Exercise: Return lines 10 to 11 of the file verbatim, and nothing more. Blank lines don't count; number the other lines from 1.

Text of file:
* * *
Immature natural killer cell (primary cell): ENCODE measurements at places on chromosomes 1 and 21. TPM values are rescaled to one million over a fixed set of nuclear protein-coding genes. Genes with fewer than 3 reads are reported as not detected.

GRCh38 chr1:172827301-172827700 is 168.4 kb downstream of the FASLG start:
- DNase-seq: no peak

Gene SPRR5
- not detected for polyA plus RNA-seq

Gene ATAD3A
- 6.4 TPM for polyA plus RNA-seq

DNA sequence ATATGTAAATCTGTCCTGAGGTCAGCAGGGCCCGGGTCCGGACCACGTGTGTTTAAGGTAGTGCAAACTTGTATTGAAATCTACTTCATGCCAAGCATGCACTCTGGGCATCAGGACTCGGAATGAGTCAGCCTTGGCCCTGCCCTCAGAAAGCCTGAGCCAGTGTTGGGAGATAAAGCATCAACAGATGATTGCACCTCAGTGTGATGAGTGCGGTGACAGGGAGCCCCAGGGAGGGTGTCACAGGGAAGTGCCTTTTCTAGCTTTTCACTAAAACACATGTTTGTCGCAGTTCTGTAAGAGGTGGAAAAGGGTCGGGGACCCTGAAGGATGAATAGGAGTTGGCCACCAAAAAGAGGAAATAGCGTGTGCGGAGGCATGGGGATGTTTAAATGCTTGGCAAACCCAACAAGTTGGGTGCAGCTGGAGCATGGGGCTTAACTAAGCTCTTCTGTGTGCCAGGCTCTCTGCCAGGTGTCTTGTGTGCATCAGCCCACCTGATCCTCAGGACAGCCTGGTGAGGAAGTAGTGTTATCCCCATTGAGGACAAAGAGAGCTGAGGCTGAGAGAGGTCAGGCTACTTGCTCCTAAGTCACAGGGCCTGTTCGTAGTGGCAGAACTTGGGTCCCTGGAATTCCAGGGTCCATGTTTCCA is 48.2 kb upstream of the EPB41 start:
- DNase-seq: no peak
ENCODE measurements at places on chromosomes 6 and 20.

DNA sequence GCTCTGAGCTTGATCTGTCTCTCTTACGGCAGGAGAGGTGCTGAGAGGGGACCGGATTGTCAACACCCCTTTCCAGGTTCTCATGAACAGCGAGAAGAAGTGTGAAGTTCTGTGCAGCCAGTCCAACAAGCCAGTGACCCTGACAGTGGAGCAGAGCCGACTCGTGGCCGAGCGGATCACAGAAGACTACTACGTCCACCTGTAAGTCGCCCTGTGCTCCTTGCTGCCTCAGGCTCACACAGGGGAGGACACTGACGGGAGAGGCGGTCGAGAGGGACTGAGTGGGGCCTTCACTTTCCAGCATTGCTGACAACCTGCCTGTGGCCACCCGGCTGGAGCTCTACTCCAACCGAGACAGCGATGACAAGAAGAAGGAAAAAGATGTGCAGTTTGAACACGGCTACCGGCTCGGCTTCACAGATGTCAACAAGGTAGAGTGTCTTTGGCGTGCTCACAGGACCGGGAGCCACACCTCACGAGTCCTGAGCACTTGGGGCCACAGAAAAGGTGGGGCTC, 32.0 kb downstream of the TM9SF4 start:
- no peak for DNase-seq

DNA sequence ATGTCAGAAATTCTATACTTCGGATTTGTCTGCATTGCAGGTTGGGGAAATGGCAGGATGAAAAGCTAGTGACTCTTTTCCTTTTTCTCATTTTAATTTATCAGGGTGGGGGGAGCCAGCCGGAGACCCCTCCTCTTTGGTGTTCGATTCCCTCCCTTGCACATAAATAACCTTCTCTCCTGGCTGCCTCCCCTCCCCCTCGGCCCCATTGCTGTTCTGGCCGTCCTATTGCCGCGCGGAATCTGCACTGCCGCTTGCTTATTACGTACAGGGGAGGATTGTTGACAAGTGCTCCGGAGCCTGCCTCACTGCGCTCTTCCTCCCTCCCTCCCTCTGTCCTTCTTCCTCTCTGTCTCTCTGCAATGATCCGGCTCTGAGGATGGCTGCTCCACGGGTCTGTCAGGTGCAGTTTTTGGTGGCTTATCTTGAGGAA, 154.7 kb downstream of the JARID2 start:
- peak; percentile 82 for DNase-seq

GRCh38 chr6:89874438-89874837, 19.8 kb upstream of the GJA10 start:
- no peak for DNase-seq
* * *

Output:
ENCODE measurements at places on chromosomes 6 and 20.

DNA sequence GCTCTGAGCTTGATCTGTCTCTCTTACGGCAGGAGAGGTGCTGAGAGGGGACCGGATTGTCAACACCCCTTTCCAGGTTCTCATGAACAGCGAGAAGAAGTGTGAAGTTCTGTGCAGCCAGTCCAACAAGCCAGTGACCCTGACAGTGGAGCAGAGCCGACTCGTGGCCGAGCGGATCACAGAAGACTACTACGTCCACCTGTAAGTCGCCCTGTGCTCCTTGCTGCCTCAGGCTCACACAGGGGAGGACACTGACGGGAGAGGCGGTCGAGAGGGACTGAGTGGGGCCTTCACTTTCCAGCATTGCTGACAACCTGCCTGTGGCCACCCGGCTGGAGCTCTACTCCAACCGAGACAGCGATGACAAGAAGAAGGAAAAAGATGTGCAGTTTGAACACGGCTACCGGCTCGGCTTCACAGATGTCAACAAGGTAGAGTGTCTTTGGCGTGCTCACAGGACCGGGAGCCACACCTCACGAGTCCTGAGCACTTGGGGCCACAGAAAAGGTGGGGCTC, 32.0 kb downstream of the TM9SF4 start: